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5 Common Misconceptions About Grief

Like many painful emotions, we don’t talk much about grief.

Grief is the emotional experience that results from any type of loss. Being the experience-that-must-not-be-named (yes, I just made a Harry Potter reference) gives rise to lot of confusion and misconceptions about what grief actually is, so I’d like to take the chance to debunk some of these erroneous ideas.

1. “It’s the same as depression.”

While they can often be experienced simultaneously, grief and depression are not one in the same. Depression, as an illness, is chronic, cyclical, and diagnosed based on intensity, severity and duration. Depression can exacerbate grief, but someone experiencing grief is not necessarily depressed, and vice versa. Evaluation by a mental health professional is necessary to distinguish grief from depression.

2. “You know it when you feel it.”

Unlike various diagnoses, there’s no typical way grief shows itself. Steps have been postulated, but really there’s no one thing that strikes you and says, “Hey! I’m grief!” Rather, it’s when overwhelming feelings that are hard to pinpoint, it’s the ”I feel like __ and I don’t know why,” that is often an indicator of grief.

3. “Keep it to yourself.”

As a topic of conversation, you might assume no one wants to hear about grief — it’s depressing, why would you want to bring others down? However, pushing others away and keeping your experience to yourself only perpetuates the idea that grief is taboo, something that shouldn’t be out in the open. People grieve differently and that’s okay, but if we never discuss our own experiences of grief, the distance between us will only widen during a time when the opposite is critical.

4. “It’s just about death”

This is a big one. Grief does not necessarily mean someone died. Though it’s usually associated with death, again: grief is the emotional response to any type loss. Sure, the grief over losing your favorite tee shirt is not the same as the grief over losing, say, a childhood home, but it is a loss nonetheless. Because of the taboo nature of talking about grief, when we lose something that’s not so overtly horrendous, like the death of a person, we are further disenfranchised, alone in our experience, believing our feelings are somehow wrong and irrational. Grief means the loss of something meaningful and valuable, and that can be any number of things depending on your life circumstances — they are all valid.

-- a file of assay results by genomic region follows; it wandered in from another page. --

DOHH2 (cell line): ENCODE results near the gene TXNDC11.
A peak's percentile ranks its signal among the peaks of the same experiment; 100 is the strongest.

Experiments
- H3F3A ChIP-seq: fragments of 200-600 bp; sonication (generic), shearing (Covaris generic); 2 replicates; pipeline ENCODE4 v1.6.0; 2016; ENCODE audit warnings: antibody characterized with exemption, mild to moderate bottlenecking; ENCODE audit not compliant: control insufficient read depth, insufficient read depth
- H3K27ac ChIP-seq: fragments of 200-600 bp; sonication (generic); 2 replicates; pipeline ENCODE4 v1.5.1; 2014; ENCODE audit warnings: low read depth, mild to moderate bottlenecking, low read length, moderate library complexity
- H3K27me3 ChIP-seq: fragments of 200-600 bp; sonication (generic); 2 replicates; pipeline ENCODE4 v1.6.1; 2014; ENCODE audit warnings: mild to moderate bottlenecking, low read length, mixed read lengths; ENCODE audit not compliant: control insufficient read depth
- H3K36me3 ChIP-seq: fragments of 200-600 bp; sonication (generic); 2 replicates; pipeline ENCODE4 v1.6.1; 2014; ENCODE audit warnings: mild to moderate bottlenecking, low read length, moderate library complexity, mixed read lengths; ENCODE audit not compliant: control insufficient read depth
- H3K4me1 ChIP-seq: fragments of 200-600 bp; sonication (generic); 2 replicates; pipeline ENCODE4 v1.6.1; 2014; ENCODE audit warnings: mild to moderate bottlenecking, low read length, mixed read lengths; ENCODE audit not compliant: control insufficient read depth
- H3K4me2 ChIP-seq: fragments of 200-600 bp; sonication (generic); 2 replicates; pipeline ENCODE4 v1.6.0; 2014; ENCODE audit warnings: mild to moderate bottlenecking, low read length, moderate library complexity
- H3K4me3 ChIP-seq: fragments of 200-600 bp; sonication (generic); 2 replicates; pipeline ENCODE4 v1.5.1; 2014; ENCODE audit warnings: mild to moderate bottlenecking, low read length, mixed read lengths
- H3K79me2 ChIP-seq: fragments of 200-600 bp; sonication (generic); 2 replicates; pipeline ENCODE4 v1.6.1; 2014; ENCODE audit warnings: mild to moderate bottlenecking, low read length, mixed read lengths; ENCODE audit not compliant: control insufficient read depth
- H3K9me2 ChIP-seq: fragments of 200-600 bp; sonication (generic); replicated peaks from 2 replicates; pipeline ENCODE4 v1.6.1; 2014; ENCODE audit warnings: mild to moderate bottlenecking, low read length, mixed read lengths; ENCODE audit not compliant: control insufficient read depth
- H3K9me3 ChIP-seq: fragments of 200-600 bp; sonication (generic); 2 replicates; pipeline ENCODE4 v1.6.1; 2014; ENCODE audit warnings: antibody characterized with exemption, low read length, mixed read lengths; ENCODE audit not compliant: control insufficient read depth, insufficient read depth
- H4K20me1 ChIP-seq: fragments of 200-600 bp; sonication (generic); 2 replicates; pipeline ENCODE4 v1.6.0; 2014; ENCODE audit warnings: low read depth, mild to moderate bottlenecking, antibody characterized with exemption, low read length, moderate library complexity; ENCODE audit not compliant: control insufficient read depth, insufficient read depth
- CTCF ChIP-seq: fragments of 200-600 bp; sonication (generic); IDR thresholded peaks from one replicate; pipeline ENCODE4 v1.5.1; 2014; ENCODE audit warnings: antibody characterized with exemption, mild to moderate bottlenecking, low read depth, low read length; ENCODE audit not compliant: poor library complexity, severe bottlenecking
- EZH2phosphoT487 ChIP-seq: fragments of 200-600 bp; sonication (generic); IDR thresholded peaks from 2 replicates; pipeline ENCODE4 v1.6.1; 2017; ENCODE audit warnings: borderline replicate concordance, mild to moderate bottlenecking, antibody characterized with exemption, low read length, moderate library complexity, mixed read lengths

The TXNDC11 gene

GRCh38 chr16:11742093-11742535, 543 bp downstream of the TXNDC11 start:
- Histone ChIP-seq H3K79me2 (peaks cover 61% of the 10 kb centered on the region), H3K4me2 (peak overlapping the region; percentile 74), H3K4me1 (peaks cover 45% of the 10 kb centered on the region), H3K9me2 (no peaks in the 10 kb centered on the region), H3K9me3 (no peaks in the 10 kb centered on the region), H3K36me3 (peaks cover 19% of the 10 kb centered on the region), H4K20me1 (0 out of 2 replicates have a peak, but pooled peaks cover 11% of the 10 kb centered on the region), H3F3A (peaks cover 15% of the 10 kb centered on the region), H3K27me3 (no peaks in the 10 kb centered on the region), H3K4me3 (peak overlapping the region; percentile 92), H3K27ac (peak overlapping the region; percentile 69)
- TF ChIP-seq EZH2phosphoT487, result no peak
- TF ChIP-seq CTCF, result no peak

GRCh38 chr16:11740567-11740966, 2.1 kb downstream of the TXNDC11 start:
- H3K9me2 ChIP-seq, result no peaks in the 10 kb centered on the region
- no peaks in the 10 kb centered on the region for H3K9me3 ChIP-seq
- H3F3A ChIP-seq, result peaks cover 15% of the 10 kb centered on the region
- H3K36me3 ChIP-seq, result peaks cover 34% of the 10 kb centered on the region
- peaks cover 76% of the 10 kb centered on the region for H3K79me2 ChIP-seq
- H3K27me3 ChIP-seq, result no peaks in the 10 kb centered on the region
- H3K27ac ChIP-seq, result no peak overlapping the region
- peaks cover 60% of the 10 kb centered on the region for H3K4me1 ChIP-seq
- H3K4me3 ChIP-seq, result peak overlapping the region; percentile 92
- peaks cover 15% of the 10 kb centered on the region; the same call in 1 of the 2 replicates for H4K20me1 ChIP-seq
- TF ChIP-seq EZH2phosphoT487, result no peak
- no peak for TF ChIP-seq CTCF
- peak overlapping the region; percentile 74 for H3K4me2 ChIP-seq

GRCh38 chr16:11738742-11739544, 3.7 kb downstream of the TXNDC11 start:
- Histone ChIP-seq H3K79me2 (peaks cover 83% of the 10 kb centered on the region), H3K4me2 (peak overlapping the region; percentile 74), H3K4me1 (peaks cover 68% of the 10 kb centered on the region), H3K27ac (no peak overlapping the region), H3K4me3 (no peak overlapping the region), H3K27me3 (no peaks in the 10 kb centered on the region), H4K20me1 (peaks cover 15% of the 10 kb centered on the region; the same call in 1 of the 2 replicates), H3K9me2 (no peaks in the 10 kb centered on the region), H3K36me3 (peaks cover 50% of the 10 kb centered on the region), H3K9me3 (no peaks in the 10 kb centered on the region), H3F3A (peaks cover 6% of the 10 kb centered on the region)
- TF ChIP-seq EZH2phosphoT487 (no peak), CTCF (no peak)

5. “It’s linear, with a timeframe and an endpoint”

Everyone grieves differently. There are certainly emotions that accompany grief such as sadness, anger, etc., but, really, there is no one way to grieve and there is no one correct way to deal with grief. When you lose something important, something that has shaped you, the impact will surface at different points in your life and for different reasons.

Once you experience a deeply painful, life-changing loss, it becomes a part of who you are — the tough part is learning how to be okay with that. The most healthy way to deal with grief is to understand it’s role in your life; to learn how to integrate it into who you now must be as a result of this loss, whatever that loss may be.

5 Common Misconceptions About Grief

Jessica Meiman

Jessica Meiman, LMHC, is a New York City based psychotherapist in private practice where she specializes in grief & loss. Deeply shaped by psychodynamic and existential theories, Jessica’s approach to therapy allows her patients to safely explore their pain, all in ultimate effort to experience life’s joys. She works with adults facing any form of loss relating to various issues and adjustments across the lifespan. Jessica holds a dual bachelor of sciences in Psychology and Child & Family Studies from Syracuse University, and a master's degree from Yeshiva University’s Ferkauf Graduate School of Psychology. For more information about her practice visit, and follow her on Twitter @jessica_meiman.

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APA Reference
Meiman, J. (2018). 5 Common Misconceptions About Grief. Psych Central. Retrieved on December 4, 2020, from
Scientifically Reviewed
Last updated: 8 Jul 2018 (Originally: 31 May 2017)
Last reviewed: By a member of our scientific advisory board on 8 Jul 2018
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